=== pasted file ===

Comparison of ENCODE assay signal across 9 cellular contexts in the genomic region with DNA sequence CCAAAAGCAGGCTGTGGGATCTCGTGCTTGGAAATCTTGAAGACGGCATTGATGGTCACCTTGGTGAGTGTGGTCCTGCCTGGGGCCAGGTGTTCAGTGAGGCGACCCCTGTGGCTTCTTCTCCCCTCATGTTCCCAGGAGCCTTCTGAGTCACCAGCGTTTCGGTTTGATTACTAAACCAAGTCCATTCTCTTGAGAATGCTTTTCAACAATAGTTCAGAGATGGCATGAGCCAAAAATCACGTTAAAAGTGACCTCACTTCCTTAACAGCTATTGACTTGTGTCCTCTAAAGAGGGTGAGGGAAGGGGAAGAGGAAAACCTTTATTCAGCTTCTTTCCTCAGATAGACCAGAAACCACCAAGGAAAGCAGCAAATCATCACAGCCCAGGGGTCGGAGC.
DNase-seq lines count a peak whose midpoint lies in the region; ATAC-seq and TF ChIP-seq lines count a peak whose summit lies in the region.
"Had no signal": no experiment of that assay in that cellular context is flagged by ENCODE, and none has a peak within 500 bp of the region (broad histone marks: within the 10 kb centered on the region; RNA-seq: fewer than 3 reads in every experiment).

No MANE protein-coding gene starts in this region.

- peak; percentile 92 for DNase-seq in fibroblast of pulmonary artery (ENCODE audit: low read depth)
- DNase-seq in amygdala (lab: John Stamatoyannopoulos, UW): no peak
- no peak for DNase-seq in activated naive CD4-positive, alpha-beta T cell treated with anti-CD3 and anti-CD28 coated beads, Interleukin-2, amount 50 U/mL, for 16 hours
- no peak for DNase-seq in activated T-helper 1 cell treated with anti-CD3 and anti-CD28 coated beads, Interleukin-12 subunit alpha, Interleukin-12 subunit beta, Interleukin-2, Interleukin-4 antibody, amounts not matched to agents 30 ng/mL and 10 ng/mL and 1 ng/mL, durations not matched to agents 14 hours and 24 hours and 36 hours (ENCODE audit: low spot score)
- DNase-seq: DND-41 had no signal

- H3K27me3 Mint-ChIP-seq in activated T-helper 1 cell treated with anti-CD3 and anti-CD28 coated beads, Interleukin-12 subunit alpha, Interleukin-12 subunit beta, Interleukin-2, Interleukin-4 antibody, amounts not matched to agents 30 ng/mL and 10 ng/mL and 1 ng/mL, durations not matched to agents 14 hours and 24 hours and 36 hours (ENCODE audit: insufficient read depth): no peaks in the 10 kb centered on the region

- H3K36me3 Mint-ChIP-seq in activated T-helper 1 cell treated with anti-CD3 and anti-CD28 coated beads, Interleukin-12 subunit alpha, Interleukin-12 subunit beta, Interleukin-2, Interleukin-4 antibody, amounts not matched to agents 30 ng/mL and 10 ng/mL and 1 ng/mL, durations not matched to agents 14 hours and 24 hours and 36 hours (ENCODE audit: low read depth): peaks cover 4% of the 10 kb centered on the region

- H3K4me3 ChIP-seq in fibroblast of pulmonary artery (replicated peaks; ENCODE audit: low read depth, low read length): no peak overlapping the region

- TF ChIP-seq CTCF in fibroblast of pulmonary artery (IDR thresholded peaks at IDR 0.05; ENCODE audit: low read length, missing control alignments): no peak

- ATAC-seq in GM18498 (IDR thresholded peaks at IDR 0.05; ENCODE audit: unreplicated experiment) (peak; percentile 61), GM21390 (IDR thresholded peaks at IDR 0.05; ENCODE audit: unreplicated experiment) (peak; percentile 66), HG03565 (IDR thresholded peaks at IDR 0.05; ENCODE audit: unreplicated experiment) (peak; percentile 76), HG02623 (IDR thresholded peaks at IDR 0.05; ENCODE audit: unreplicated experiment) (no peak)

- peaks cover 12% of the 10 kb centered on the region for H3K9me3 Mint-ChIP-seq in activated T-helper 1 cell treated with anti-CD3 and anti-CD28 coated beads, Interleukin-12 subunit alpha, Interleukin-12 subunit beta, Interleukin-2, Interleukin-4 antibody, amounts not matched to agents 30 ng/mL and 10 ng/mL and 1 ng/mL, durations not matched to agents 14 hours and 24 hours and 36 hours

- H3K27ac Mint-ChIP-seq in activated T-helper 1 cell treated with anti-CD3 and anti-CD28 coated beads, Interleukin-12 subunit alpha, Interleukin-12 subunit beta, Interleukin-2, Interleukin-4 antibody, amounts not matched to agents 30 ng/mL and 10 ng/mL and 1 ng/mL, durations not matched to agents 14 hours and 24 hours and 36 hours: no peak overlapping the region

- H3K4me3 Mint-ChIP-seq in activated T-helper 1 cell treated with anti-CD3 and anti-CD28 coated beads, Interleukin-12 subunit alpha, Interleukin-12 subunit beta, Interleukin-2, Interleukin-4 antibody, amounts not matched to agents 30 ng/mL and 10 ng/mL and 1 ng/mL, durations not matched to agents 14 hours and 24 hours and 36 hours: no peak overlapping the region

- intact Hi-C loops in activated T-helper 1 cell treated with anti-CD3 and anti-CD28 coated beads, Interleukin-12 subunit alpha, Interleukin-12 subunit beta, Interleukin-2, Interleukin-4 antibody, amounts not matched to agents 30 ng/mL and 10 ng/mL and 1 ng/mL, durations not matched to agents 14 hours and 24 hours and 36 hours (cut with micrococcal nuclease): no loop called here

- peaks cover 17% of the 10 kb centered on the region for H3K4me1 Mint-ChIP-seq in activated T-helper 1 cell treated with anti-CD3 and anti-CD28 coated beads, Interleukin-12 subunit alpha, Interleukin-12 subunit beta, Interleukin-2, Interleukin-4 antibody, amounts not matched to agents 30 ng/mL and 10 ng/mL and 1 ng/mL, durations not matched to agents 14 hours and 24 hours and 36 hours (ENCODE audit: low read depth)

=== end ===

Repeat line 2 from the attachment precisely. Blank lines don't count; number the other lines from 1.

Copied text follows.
DNase-seq lines count a peak whose midpoint lies in the region; ATAC-seq and TF ChIP-seq lines count a peak whose summit lies in the region.